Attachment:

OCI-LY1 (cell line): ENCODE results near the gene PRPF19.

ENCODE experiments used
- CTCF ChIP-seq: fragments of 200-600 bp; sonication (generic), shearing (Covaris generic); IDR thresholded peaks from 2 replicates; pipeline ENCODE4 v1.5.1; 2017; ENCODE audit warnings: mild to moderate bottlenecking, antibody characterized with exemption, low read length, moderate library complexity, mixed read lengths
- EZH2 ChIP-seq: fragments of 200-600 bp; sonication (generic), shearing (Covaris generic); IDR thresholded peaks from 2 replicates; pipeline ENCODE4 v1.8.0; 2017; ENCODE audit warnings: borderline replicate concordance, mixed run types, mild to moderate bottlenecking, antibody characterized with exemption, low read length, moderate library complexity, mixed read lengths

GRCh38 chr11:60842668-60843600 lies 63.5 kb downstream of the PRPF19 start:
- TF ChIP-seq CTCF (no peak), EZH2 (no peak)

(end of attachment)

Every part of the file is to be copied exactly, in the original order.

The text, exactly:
OCI-LY1 (cell line): ENCODE results near the gene PRPF19.

ENCODE experiments used
- CTCF ChIP-seq: fragments of 200-600 bp; sonication (generic), shearing (Covaris generic); IDR thresholded peaks from 2 replicates; pipeline ENCODE4 v1.5.1; 2017; ENCODE audit warnings: mild to moderate bottlenecking, antibody characterized with exemption, low read length, moderate library complexity, mixed read lengths
- EZH2 ChIP-seq: fragments of 200-600 bp; sonication (generic), shearing (Covaris generic); IDR thresholded peaks from 2 replicates; pipeline ENCODE4 v1.8.0; 2017; ENCODE audit warnings: borderline replicate concordance, mixed run types, mild to moderate bottlenecking, antibody characterized with exemption, low read length, moderate library complexity, mixed read lengths

GRCh38 chr11:60842668-60843600 lies 63.5 kb downstream of the PRPF19 start:
- TF ChIP-seq CTCF (no peak), EZH2 (no peak)